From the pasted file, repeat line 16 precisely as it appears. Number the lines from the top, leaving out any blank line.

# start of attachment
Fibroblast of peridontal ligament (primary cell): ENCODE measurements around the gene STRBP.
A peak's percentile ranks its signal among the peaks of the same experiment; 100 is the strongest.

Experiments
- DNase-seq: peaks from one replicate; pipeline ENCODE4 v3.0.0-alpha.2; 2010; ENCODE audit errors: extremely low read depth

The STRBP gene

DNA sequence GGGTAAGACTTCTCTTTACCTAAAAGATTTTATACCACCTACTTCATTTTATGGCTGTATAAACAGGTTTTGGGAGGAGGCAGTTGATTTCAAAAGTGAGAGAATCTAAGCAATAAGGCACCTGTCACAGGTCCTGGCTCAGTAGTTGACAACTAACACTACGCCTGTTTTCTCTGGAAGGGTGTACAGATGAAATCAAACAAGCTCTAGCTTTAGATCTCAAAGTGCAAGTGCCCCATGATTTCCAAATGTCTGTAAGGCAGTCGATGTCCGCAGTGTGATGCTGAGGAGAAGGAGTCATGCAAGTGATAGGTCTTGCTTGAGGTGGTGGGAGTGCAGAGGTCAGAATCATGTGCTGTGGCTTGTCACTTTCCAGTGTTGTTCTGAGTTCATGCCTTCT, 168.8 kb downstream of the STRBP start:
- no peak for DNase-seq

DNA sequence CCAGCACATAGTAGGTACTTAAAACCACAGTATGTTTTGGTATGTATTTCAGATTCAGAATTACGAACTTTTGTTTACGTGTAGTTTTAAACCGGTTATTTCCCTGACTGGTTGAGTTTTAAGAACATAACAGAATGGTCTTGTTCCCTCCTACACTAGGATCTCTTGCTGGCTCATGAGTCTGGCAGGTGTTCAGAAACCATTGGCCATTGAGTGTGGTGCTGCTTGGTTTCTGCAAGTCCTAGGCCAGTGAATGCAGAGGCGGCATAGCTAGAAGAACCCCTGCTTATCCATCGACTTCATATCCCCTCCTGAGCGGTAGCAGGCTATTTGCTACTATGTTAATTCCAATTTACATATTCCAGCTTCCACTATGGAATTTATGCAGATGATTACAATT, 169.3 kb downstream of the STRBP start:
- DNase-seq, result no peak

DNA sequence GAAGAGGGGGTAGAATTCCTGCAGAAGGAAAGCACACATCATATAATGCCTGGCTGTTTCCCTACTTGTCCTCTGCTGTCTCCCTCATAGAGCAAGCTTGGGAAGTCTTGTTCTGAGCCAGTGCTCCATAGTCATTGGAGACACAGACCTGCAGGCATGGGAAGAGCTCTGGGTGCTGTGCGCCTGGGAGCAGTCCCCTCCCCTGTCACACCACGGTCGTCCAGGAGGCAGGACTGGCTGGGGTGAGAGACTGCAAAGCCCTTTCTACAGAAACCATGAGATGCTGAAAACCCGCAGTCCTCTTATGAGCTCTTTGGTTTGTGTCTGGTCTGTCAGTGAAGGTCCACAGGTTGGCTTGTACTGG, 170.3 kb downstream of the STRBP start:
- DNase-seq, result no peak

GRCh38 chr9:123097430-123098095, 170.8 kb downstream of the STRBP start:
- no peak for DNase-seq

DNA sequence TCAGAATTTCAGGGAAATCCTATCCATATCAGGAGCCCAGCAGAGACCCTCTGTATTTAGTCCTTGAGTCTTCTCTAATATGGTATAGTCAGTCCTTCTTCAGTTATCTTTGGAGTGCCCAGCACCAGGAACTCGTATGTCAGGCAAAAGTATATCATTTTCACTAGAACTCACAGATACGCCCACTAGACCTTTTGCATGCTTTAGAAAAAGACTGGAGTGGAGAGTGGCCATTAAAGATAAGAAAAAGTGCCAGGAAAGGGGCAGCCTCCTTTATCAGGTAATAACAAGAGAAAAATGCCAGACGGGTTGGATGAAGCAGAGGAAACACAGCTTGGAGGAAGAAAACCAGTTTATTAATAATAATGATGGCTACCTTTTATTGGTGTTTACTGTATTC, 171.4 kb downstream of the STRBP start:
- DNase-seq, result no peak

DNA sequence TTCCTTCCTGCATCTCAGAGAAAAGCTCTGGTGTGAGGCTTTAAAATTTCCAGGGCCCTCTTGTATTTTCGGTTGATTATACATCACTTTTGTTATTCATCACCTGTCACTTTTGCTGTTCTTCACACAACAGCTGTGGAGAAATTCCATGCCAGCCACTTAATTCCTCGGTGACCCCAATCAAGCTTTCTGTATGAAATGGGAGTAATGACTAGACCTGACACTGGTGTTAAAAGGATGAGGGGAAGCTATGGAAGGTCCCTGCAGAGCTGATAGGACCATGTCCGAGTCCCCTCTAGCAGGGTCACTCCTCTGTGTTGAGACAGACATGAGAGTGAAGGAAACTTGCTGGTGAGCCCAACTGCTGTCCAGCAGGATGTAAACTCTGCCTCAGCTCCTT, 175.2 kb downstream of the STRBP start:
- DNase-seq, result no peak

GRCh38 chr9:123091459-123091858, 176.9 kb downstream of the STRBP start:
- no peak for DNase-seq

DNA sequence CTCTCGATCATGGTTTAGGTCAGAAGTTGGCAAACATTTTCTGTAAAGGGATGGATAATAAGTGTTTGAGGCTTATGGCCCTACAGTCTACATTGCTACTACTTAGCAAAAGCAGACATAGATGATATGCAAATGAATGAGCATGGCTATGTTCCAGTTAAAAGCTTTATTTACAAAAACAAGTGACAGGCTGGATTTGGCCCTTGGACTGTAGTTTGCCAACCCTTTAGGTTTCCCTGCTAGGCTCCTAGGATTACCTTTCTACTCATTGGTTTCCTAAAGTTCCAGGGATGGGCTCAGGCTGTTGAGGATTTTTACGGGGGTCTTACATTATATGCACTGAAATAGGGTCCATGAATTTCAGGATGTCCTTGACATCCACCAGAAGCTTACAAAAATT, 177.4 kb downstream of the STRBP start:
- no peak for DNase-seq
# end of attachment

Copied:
DNA sequence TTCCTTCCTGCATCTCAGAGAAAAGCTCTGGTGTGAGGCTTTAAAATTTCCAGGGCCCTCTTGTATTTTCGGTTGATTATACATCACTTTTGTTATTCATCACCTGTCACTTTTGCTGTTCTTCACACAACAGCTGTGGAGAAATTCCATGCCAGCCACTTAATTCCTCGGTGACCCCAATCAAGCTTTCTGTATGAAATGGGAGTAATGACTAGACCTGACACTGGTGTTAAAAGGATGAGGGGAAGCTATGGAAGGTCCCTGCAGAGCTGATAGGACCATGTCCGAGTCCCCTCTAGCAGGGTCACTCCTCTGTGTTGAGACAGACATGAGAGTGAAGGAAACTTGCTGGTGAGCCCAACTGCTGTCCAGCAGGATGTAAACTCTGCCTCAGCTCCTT, 175.2 kb downstream of the STRBP start: